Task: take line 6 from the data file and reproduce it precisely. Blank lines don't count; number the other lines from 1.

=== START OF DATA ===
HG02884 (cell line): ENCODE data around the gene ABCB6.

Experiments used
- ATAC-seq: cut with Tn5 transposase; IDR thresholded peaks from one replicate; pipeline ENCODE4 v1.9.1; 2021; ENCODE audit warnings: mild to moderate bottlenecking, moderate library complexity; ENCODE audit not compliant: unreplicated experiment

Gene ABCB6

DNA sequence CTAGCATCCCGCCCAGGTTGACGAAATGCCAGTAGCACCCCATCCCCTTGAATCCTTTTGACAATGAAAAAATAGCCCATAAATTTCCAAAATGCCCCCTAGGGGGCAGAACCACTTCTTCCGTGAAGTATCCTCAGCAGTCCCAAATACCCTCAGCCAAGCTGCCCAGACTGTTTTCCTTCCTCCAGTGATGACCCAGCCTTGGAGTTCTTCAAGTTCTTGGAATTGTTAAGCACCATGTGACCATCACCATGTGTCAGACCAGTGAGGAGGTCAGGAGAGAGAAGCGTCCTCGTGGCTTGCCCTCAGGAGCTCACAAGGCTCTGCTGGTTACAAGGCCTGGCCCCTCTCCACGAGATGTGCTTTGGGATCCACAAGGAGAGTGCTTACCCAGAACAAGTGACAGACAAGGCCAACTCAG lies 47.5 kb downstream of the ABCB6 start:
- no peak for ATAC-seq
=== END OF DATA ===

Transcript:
- no peak for ATAC-seq